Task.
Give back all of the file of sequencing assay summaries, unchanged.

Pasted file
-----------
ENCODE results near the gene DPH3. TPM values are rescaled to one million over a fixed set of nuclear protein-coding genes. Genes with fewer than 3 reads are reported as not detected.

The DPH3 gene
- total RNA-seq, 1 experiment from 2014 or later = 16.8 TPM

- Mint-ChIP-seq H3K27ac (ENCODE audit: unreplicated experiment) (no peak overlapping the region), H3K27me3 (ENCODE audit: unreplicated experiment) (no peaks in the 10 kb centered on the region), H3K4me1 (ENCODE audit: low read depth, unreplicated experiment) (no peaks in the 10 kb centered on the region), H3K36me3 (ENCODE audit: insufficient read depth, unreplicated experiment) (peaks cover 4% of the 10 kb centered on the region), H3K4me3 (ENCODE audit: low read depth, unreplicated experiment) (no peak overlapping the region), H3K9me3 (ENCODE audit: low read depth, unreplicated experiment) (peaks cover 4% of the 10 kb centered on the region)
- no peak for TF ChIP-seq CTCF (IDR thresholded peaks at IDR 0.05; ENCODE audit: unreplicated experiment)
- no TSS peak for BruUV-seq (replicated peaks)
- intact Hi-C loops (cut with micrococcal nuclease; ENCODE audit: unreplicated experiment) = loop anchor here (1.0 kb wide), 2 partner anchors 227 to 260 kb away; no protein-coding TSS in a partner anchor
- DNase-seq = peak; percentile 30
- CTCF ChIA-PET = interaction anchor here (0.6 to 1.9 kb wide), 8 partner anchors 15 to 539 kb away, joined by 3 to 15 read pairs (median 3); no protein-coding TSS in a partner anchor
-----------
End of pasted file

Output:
ENCODE results near the gene DPH3. TPM values are rescaled to one million over a fixed set of nuclear protein-coding genes. Genes with fewer than 3 reads are reported as not detected.

The DPH3 gene
- total RNA-seq, 1 experiment from 2014 or later = 16.8 TPM

- Mint-ChIP-seq H3K27ac (ENCODE audit: unreplicated experiment) (no peak overlapping the region), H3K27me3 (ENCODE audit: unreplicated experiment) (no peaks in the 10 kb centered on the region), H3K4me1 (ENCODE audit: low read depth, unreplicated experiment) (no peaks in the 10 kb centered on the region), H3K36me3 (ENCODE audit: insufficient read depth, unreplicated experiment) (peaks cover 4% of the 10 kb centered on the region), H3K4me3 (ENCODE audit: low read depth, unreplicated experiment) (no peak overlapping the region), H3K9me3 (ENCODE audit: low read depth, unreplicated experiment) (peaks cover 4% of the 10 kb centered on the region)
- no peak for TF ChIP-seq CTCF (IDR thresholded peaks at IDR 0.05; ENCODE audit: unreplicated experiment)
- no TSS peak for BruUV-seq (replicated peaks)
- intact Hi-C loops (cut with micrococcal nuclease; ENCODE audit: unreplicated experiment) = loop anchor here (1.0 kb wide), 2 partner anchors 227 to 260 kb away; no protein-coding TSS in a partner anchor
- DNase-seq = peak; percentile 30
- CTCF ChIA-PET = interaction anchor here (0.6 to 1.9 kb wide), 8 partner anchors 15 to 539 kb away, joined by 3 to 15 read pairs (median 3); no protein-coding TSS in a partner anchor